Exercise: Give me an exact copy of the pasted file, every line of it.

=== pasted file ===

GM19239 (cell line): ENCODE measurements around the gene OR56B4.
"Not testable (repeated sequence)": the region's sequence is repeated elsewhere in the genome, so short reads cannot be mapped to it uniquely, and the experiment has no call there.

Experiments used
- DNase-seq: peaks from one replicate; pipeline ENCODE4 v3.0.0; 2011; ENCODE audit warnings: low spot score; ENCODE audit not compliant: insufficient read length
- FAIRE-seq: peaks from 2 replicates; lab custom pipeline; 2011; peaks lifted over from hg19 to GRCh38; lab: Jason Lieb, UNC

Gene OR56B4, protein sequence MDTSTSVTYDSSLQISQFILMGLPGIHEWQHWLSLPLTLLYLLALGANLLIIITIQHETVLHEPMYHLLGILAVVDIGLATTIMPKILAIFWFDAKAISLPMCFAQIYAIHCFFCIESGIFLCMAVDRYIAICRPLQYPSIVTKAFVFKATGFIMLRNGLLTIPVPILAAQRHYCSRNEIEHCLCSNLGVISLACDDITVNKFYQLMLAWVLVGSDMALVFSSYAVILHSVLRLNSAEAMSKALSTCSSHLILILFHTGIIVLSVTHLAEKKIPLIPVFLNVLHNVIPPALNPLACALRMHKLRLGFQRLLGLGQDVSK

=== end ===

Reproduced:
GM19239 (cell line): ENCODE measurements around the gene OR56B4.
"Not testable (repeated sequence)": the region's sequence is repeated elsewhere in the genome, so short reads cannot be mapped to it uniquely, and the experiment has no call there.

Experiments used
- DNase-seq: peaks from one replicate; pipeline ENCODE4 v3.0.0; 2011; ENCODE audit warnings: low spot score; ENCODE audit not compliant: insufficient read length
- FAIRE-seq: peaks from 2 replicates; lab custom pipeline; 2011; peaks lifted over from hg19 to GRCh38; lab: Jason Lieb, UNC

Gene OR56B4, protein sequence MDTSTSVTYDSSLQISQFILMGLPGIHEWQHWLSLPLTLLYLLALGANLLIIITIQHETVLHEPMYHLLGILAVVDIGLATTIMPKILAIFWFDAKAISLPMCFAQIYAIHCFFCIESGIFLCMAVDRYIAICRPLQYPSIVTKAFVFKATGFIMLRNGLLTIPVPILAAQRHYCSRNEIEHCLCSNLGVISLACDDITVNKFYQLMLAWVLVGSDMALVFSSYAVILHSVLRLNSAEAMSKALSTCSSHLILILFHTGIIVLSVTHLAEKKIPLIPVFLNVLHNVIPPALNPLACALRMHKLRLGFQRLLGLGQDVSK